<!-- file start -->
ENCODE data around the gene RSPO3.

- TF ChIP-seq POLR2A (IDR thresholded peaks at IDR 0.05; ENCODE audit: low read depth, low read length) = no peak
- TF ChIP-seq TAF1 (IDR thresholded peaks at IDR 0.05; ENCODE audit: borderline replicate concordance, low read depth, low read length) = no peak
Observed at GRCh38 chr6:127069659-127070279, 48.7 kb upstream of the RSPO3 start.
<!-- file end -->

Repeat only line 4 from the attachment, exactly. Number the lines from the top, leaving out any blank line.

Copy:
Observed at GRCh38 chr6:127069659-127070279, 48.7 kb upstream of the RSPO3 start.